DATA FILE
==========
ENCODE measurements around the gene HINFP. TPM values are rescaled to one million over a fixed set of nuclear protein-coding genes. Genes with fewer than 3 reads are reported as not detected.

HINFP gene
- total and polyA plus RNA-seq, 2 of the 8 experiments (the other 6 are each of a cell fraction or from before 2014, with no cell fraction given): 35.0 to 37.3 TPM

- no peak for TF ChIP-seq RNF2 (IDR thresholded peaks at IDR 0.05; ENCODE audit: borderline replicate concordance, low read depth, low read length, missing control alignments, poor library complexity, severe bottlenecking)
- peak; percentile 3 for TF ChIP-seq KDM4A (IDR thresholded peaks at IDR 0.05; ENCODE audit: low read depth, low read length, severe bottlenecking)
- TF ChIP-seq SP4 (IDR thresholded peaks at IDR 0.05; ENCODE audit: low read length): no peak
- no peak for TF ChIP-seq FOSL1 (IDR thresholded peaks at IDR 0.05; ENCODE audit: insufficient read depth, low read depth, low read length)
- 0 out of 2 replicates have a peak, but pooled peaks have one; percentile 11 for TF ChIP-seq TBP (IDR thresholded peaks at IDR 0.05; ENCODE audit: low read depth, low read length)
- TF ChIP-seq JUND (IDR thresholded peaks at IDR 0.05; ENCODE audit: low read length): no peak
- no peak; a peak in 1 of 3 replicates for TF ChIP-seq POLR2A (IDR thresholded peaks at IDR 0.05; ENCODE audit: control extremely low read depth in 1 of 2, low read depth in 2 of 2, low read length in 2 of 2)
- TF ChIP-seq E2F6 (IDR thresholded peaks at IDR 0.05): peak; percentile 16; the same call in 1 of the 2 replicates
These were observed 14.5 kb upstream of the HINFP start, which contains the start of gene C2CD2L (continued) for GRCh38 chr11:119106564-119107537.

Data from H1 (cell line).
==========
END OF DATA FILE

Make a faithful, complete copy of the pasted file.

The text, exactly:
ENCODE measurements around the gene HINFP. TPM values are rescaled to one million over a fixed set of nuclear protein-coding genes. Genes with fewer than 3 reads are reported as not detected.

HINFP gene
- total and polyA plus RNA-seq, 2 of the 8 experiments (the other 6 are each of a cell fraction or from before 2014, with no cell fraction given): 35.0 to 37.3 TPM

- no peak for TF ChIP-seq RNF2 (IDR thresholded peaks at IDR 0.05; ENCODE audit: borderline replicate concordance, low read depth, low read length, missing control alignments, poor library complexity, severe bottlenecking)
- peak; percentile 3 for TF ChIP-seq KDM4A (IDR thresholded peaks at IDR 0.05; ENCODE audit: low read depth, low read length, severe bottlenecking)
- TF ChIP-seq SP4 (IDR thresholded peaks at IDR 0.05; ENCODE audit: low read length): no peak
- no peak for TF ChIP-seq FOSL1 (IDR thresholded peaks at IDR 0.05; ENCODE audit: insufficient read depth, low read depth, low read length)
- 0 out of 2 replicates have a peak, but pooled peaks have one; percentile 11 for TF ChIP-seq TBP (IDR thresholded peaks at IDR 0.05; ENCODE audit: low read depth, low read length)
- TF ChIP-seq JUND (IDR thresholded peaks at IDR 0.05; ENCODE audit: low read length): no peak
- no peak; a peak in 1 of 3 replicates for TF ChIP-seq POLR2A (IDR thresholded peaks at IDR 0.05; ENCODE audit: control extremely low read depth in 1 of 2, low read depth in 2 of 2, low read length in 2 of 2)
- TF ChIP-seq E2F6 (IDR thresholded peaks at IDR 0.05): peak; percentile 16; the same call in 1 of the 2 replicates
These were observed 14.5 kb upstream of the HINFP start, which contains the start of gene C2CD2L (continued) for GRCh38 chr11:119106564-119107537.

Data from H1 (cell line).